Virtual Private Servers rock!
Wednesday, January 28, 2004 11:55 PM

This blog is now coming to you from my brand new virtual private server (VPS), hosted by vpscenter.com.

I'd never heard of VPS, but it seems to be all the rage in the web hosting business--and rightfully so. VPS gives you root access to your own virtual Linux machine, so you get just about all of the control and flexibility of running your own physical server: you can add your own Apache modules, install new languages (like Ruby!), run a J2EE app server, provide IMAP access, schedule jobs, create users... whatever.

Unlike running your own physical server, though, VPS is dirt cheap. We're talking $20/month cheap, compared to $10 for shared hosting and, say, $100 for a dedicated server (and that's not counting the cost of the server itself!). I'm guessing most VPS hosting companies deploy dozens if not hundreds of virtual Linux instances on each skinny little 1U server; the incremental cost of each additional VPS account follows the economies of shared hosting, not the economies of dedicated servers.

The downside, of course, is that you don't get a 2.6GHz of that Xeon and all 4GB of fancy ECC RAM all to yourself--you have to share it with all the other customers on that particular server. Really, though, how many sites need more than 2% (on avg) of a modern server's CPU time?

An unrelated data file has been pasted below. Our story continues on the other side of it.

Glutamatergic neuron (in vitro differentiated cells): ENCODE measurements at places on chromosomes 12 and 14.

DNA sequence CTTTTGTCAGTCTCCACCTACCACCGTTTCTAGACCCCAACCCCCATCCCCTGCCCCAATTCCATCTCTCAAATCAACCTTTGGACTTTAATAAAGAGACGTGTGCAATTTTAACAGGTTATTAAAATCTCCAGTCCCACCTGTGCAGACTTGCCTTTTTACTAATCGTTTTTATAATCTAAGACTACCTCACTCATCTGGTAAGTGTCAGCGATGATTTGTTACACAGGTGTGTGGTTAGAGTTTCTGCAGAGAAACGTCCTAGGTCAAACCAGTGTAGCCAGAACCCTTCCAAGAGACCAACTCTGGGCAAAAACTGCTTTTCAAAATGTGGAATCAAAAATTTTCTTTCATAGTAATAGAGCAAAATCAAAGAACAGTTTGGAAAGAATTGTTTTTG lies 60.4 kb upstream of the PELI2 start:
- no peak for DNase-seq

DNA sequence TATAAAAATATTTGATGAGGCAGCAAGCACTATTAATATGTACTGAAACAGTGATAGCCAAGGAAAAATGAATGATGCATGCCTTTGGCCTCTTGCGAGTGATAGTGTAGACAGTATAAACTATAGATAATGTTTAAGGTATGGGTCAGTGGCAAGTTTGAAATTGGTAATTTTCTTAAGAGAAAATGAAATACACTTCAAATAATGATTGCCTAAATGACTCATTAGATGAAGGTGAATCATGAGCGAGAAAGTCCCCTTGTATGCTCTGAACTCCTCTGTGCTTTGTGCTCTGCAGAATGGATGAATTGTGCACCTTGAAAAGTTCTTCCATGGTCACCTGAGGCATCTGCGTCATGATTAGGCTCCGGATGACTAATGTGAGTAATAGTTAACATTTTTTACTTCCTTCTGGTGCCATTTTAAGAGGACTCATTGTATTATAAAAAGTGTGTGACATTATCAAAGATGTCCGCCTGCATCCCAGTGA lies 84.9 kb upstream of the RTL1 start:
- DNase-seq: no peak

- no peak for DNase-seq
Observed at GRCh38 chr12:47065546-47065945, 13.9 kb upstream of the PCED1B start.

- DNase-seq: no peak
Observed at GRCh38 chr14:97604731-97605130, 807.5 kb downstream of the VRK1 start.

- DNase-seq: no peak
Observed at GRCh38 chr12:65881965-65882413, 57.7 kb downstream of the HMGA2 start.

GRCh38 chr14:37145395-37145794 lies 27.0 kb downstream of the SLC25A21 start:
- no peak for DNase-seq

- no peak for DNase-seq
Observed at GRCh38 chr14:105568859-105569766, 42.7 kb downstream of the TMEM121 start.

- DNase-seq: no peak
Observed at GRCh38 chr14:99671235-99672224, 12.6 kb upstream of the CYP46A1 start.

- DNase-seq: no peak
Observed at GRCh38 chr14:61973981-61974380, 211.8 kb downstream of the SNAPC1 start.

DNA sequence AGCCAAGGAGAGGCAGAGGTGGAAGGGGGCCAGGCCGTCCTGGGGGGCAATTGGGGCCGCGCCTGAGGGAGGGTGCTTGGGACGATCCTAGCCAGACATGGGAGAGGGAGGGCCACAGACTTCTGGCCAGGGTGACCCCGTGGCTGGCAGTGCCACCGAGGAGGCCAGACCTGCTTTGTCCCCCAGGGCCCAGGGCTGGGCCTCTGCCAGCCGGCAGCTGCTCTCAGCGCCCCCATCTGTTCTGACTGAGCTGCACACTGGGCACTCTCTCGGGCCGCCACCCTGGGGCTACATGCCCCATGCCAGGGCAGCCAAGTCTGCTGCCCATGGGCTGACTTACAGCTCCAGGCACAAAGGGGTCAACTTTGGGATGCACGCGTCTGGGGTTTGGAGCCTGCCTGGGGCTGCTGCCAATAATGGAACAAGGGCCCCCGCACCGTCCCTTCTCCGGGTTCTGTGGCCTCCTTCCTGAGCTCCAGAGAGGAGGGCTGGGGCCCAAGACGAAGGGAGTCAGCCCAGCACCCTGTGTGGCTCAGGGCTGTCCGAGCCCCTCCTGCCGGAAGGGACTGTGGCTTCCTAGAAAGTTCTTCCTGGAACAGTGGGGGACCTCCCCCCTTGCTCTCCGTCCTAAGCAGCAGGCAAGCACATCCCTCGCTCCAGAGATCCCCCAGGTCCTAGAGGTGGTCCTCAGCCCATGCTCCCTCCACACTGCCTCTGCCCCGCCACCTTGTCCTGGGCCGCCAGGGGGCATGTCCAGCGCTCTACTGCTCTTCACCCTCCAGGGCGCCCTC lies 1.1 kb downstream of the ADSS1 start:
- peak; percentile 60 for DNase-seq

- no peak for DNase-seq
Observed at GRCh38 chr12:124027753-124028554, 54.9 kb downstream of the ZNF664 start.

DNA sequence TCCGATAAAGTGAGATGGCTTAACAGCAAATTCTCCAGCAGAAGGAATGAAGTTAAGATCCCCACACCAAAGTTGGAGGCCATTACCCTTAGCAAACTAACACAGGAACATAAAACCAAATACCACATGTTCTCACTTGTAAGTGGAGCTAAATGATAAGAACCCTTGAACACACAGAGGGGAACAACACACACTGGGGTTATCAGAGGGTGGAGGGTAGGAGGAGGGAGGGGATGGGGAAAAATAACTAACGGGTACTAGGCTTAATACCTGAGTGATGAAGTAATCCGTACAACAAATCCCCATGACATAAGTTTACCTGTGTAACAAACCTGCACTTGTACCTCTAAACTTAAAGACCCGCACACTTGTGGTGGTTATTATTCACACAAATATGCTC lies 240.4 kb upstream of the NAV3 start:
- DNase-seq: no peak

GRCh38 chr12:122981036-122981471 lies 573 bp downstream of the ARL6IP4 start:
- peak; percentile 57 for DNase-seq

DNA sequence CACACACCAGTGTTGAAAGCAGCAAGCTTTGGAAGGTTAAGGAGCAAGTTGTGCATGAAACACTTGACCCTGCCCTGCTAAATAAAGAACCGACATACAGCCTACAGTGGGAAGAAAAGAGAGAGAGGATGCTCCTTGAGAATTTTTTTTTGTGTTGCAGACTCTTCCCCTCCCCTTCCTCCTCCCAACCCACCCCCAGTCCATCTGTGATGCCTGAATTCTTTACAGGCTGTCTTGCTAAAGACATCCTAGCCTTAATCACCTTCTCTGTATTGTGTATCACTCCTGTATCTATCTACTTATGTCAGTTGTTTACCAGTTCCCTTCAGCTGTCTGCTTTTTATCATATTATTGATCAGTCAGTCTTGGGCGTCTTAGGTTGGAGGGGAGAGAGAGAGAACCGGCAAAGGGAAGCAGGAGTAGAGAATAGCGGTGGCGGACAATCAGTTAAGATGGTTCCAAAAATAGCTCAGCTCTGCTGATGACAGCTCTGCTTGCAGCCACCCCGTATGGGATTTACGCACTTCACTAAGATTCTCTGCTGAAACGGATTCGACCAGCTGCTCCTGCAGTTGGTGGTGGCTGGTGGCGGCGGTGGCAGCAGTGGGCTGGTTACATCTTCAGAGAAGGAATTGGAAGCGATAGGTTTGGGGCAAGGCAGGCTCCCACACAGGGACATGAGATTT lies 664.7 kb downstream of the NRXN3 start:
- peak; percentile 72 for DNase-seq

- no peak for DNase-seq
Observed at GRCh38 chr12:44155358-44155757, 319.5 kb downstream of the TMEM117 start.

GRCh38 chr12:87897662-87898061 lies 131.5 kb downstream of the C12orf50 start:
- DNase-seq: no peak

Every VPS provider I've seen also throws in friendly web-based control panel software that make it easy for you to play webhost to your friends or customers--just a few clicks through a wizard interface and the software automatically configures a new virtual host in Apache, creates the appropriate FTP, shell, and e-mail accounts, and makes the relevant changes to the VPS provider's DNS servers. Luckily, VPS providers generally don't charge you per virtual host, and many don't set any artificial limit on how many virtual hosts you can have.

As of tonight I'm running Resin (with jikes and JDK 1.4.2) on my VPS. I'm planning to run an rsync daemon for backup purposes. mod_python came pre-installed, but not mod_ruby, which I'll have to remedy. It still amazes me that I can say all that about a $20/month account!

Frankly, I don't see why any serious web developer would get a traditional web hosting account these days--VPS gives you so much for so little, it's too good a deal to pass up!